People seem to do anything and everything when their favorite sports team wins a championship. Since the Blackhawks Stanley Cup win in 2010, Coach Joel Quenneville’s first, fans have TP’ed the yard in front of his house. This year was no different, as diehard fans quickly raced to his house to cover it in toilet paper. They also did the same thing there in 2013, after his second Stanley Cup.
As veteran players near the end of their careers, it is always great to see the next generation of players competing against them, who will one day fill their void. Last night, hitting legend, Ichiro Suzuki, faced the newcomer, Masahiro Tanaka, for the first time. Both players hail from Japan, where the prior has essentially immortalized himself as a legend. Tanaka has all the skills to one day become a superstar, but it was the aging Suzuki who won last night’s battle.
Young Teddy Bridgewater’s unusual composure and good old Mike Zimmer’s as-expected defensive acumen gave the Vikings a renewed sense of direction despite their 7–9 finish a year ago. Now comes the next step, which the Vikings will take with the full-on power of Adrian Peterson’s unbridled return to the NFL.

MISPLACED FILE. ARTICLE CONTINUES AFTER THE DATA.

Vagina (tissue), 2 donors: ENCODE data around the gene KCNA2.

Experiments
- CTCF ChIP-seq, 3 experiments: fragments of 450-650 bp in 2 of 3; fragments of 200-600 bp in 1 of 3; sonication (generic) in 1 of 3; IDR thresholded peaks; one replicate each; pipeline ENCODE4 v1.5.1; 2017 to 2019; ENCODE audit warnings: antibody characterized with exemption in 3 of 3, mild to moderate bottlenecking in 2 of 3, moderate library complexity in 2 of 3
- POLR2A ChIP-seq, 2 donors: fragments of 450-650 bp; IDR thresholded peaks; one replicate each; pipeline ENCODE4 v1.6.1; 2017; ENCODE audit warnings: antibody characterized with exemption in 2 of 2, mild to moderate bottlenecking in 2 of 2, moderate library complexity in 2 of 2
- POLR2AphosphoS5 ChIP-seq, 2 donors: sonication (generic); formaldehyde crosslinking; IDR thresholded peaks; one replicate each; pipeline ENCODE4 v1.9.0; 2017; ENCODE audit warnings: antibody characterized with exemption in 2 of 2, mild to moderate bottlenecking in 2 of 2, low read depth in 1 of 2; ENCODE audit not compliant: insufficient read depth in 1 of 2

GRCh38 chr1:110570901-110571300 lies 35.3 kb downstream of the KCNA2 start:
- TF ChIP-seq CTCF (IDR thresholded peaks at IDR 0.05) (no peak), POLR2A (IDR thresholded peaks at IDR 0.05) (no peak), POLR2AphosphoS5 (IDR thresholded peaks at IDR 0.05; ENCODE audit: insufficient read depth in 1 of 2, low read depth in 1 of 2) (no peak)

There’s a better chance of Mike McCarthy having a training-camp movie night showing of “Remember the Titans” on a VHS tape than there is of the Green Bay Packers coach pinning his team’s motivational hopes on its gut-wrenching loss to the Seattle Seahawks in the NFC Championship Game.
New Bears head coach John Fox and his staff have an infinitely easier task than the one Marc Trestman undertook in 2013 and failed to achieve. Fox will not be burdened by lofty expectations. He inherits a 5–11 team that isn’t realistically expected to contend in Year 1.
The success of the Houston Astros has clearly not gone unnoticed, and now there are alleged hacking attacks made by front office members of their former division rivals, the St. Louis Cardinals. The breach of data seems to revolve around Astros general manager, Jeff Luhnow, who once worked in the scouting and player development department for the Cardinals. While in St. Louis, he helped create one of the league’s best farm systems, which led to direct success in the MLB. This success landed him the GM job with the Astros, where he has continued to build high caliber prospects.
Rainouts in baseball usually provide time for extra rest for the players. Except when you play in Chicago and the Blackhawks are one game away from winning the Stanley Cup. This scenario played out for the Chicago Cubs and Cleveland Indians, so Cubs’ star first baseman Anthony Rizzo and Indians’ second baseman Jason Kipnis, who grew up in Chicago.